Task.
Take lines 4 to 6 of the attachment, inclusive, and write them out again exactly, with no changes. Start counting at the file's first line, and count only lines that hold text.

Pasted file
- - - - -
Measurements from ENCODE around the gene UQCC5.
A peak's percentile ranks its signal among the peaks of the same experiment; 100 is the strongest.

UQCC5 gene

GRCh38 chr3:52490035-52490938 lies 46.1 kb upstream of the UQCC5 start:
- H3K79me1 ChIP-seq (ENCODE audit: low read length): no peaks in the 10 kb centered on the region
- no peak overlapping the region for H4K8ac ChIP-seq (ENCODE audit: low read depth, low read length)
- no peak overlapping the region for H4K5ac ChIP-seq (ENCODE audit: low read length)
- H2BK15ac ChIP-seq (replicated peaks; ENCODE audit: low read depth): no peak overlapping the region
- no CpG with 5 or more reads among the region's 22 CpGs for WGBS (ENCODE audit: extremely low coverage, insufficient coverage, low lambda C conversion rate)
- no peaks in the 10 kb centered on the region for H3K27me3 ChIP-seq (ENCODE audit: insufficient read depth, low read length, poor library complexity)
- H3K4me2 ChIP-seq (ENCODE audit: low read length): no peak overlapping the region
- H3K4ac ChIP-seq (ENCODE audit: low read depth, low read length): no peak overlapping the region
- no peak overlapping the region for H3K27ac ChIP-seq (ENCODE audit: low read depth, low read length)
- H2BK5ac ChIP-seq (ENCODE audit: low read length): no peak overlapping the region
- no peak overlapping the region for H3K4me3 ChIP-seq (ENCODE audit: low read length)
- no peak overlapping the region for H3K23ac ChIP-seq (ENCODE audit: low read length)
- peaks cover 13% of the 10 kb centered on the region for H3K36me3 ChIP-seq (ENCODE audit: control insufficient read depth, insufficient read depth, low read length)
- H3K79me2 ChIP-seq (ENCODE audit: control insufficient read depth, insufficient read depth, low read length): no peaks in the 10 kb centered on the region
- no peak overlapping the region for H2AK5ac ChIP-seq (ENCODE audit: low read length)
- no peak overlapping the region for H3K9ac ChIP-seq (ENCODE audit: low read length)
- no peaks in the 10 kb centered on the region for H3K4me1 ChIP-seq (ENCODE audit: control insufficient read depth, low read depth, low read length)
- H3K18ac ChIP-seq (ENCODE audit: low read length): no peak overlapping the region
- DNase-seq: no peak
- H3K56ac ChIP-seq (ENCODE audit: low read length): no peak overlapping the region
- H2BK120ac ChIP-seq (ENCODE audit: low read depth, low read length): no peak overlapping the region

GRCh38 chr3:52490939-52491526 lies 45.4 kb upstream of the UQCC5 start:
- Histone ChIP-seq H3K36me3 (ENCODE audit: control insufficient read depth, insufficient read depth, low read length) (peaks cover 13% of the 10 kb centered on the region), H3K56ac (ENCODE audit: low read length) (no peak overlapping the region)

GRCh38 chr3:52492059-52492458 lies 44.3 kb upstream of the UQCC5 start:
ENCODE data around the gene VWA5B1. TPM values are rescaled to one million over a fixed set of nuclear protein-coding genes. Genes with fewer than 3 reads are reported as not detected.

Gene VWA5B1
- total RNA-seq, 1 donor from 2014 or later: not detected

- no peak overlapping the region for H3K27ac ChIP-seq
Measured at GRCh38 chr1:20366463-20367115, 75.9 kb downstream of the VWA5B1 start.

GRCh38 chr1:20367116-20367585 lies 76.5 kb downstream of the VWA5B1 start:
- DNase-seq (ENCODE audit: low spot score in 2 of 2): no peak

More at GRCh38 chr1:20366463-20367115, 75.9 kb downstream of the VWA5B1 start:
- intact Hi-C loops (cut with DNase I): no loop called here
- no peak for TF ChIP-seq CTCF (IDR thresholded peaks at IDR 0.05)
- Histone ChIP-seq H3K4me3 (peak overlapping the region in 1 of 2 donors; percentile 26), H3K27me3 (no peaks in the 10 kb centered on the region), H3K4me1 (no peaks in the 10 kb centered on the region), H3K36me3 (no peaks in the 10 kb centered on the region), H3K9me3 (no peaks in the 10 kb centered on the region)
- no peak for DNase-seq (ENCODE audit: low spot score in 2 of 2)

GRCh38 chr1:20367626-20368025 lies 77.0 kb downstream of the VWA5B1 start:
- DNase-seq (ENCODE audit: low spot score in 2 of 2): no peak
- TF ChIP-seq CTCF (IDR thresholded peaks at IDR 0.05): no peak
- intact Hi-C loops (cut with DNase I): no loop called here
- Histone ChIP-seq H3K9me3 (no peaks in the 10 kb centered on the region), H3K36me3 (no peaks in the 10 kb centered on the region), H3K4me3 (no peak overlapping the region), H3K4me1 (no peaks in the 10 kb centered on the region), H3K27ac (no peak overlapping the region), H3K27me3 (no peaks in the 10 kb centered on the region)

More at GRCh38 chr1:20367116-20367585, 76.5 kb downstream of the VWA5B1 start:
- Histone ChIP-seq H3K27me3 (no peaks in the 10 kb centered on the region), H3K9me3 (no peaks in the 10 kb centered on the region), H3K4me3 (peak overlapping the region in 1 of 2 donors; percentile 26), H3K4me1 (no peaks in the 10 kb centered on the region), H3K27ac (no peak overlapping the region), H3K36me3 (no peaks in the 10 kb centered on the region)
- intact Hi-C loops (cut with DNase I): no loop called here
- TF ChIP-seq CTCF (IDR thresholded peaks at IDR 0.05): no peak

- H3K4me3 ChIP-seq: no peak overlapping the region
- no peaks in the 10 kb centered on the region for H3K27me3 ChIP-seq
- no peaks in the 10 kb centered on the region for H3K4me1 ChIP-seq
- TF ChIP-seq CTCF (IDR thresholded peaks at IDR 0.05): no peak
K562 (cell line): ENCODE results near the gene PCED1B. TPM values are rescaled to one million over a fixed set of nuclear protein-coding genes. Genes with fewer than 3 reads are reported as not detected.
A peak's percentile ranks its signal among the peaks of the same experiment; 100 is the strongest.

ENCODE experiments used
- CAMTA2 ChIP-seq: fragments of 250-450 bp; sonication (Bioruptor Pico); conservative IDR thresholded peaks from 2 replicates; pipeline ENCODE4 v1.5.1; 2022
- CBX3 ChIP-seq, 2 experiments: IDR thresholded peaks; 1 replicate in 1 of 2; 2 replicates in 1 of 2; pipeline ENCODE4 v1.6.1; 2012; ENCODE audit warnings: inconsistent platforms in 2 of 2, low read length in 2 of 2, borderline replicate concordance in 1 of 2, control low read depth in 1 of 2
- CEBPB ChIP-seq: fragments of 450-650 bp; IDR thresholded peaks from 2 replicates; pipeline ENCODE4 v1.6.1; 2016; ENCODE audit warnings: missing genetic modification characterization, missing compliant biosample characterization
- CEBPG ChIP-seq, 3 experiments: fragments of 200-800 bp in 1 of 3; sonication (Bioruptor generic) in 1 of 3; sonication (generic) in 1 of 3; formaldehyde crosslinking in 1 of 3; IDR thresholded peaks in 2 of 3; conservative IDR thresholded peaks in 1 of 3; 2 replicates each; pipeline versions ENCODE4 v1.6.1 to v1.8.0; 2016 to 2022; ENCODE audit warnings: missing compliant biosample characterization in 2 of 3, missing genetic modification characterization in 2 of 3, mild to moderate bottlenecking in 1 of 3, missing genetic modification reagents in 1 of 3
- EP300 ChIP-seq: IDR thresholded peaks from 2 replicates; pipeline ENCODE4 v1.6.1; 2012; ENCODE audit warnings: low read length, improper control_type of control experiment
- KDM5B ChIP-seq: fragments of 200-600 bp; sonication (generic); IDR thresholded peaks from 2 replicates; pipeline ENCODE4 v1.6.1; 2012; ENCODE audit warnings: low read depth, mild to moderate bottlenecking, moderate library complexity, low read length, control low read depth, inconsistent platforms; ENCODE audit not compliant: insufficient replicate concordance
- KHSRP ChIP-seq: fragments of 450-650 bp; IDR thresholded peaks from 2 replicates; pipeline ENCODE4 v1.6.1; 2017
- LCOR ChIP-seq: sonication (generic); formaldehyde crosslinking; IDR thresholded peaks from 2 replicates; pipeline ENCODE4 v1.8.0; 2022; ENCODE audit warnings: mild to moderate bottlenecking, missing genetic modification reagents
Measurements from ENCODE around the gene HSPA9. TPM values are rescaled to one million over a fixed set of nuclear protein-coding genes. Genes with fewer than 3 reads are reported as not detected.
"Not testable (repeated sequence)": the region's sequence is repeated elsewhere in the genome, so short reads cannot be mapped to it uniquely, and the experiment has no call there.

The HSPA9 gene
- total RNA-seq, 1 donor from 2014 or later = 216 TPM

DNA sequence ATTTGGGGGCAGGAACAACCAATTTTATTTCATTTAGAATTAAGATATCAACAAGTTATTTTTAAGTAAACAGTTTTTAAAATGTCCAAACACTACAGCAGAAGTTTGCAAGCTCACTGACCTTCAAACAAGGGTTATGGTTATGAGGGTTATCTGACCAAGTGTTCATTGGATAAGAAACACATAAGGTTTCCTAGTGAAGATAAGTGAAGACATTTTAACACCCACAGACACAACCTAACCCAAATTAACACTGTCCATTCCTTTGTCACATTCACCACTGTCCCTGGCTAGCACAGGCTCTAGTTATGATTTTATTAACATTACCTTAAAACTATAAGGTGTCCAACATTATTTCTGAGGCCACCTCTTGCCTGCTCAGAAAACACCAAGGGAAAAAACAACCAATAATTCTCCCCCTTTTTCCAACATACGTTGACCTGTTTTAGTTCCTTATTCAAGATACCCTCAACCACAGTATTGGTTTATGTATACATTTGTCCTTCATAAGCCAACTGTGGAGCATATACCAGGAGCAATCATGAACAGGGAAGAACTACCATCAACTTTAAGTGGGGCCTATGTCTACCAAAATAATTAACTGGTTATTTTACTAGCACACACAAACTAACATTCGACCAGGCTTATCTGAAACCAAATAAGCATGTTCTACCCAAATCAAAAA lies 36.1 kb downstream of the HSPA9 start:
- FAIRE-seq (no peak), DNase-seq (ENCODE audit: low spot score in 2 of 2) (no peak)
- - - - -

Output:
GRCh38 chr3:52490035-52490938 lies 46.1 kb upstream of the UQCC5 start:
- H3K79me1 ChIP-seq (ENCODE audit: low read length): no peaks in the 10 kb centered on the region
- no peak overlapping the region for H4K8ac ChIP-seq (ENCODE audit: low read depth, low read length)